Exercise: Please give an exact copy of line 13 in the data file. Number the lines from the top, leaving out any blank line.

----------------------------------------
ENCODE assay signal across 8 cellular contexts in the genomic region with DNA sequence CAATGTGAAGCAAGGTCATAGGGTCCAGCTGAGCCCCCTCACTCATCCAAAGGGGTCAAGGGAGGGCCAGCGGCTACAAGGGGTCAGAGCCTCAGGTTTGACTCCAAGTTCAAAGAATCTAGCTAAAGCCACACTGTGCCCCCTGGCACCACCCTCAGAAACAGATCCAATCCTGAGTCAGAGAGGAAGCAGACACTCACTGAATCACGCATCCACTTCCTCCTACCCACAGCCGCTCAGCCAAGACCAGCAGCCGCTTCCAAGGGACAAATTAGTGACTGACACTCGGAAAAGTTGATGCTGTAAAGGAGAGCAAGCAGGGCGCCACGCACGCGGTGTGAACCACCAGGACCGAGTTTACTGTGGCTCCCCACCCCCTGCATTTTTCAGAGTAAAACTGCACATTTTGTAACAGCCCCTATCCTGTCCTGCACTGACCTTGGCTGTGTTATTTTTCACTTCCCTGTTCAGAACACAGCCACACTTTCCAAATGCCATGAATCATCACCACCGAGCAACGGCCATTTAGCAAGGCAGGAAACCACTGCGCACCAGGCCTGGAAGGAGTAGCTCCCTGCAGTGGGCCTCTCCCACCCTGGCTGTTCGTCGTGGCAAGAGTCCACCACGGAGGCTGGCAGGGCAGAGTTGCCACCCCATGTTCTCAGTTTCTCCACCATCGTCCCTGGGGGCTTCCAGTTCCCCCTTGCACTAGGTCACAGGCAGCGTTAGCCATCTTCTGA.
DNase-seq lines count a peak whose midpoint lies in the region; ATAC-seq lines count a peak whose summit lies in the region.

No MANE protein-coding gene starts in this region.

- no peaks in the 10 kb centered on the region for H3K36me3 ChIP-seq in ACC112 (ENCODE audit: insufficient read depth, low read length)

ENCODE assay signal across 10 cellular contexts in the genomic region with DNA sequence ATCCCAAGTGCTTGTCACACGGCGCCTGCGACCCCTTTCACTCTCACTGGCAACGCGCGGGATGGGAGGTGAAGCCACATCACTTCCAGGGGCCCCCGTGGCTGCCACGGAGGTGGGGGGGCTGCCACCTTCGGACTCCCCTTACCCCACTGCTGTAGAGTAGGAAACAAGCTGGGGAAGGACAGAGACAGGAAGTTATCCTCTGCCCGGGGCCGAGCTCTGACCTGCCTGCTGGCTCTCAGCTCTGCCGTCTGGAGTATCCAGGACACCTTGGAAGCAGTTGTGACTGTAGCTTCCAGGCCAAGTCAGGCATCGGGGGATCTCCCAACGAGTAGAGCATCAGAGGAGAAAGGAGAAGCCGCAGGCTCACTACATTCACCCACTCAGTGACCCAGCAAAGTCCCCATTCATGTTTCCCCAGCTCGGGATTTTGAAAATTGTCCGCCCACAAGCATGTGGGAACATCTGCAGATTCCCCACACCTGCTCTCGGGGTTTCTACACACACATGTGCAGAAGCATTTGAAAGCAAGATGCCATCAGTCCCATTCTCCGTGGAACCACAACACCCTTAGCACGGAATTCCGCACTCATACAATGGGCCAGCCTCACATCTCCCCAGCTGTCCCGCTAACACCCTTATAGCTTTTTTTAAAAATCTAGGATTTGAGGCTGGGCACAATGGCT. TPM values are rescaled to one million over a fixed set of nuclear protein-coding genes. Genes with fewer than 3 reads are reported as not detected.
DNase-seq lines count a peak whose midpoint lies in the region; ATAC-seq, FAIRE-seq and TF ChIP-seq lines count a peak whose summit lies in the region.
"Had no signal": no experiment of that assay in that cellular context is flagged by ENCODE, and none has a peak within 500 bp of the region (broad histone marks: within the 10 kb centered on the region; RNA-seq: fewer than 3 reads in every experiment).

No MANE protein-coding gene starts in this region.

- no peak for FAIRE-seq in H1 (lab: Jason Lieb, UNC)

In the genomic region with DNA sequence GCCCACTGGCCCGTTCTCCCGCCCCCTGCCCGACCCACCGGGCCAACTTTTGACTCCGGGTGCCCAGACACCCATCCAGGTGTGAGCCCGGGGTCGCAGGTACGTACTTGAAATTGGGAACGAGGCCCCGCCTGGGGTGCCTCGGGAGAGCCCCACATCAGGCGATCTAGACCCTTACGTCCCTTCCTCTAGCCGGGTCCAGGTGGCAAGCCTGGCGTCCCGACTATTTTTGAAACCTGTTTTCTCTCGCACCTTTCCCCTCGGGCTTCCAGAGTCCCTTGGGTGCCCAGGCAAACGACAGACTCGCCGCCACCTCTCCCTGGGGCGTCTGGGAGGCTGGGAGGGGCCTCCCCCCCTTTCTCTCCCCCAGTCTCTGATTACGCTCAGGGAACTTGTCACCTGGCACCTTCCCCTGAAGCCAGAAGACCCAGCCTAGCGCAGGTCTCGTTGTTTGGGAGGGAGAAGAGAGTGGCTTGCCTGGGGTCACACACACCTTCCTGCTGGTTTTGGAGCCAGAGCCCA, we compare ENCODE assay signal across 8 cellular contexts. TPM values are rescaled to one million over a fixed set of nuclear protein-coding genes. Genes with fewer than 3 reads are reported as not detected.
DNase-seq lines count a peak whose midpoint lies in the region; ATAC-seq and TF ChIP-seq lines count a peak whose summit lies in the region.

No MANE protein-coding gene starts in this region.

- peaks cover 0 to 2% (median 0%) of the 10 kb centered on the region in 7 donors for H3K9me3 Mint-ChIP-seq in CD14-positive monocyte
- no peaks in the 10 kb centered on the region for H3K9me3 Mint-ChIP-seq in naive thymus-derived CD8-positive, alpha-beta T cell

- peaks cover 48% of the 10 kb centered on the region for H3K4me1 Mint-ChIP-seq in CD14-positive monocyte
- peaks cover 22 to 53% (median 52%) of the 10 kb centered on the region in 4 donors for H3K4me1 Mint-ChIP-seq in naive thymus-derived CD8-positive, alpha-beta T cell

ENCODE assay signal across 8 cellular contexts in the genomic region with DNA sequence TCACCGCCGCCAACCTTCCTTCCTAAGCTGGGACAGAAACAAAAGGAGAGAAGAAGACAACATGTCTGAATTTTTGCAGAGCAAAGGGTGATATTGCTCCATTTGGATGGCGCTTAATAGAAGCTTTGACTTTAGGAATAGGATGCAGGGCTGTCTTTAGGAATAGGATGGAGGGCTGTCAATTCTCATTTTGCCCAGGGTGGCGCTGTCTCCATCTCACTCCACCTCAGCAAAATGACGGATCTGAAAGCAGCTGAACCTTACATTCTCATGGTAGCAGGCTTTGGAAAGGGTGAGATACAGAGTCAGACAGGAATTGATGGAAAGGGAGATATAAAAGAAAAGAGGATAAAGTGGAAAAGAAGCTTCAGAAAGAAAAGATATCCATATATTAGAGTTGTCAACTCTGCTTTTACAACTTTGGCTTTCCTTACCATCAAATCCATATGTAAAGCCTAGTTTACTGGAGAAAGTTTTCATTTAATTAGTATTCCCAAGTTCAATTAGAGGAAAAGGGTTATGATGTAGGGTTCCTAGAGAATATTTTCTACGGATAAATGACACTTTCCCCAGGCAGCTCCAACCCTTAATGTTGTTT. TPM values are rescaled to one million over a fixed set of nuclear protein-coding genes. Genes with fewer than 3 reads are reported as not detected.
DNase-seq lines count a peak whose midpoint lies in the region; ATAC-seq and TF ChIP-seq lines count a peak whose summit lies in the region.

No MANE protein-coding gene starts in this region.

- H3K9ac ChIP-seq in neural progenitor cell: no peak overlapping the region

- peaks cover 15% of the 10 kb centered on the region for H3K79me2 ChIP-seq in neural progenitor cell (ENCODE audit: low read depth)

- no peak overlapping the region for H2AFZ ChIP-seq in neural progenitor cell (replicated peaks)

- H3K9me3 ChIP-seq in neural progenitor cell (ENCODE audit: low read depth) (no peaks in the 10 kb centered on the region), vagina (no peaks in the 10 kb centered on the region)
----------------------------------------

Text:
- peaks cover 0 to 2% (median 0%) of the 10 kb centered on the region in 7 donors for H3K9me3 Mint-ChIP-seq in CD14-positive monocyte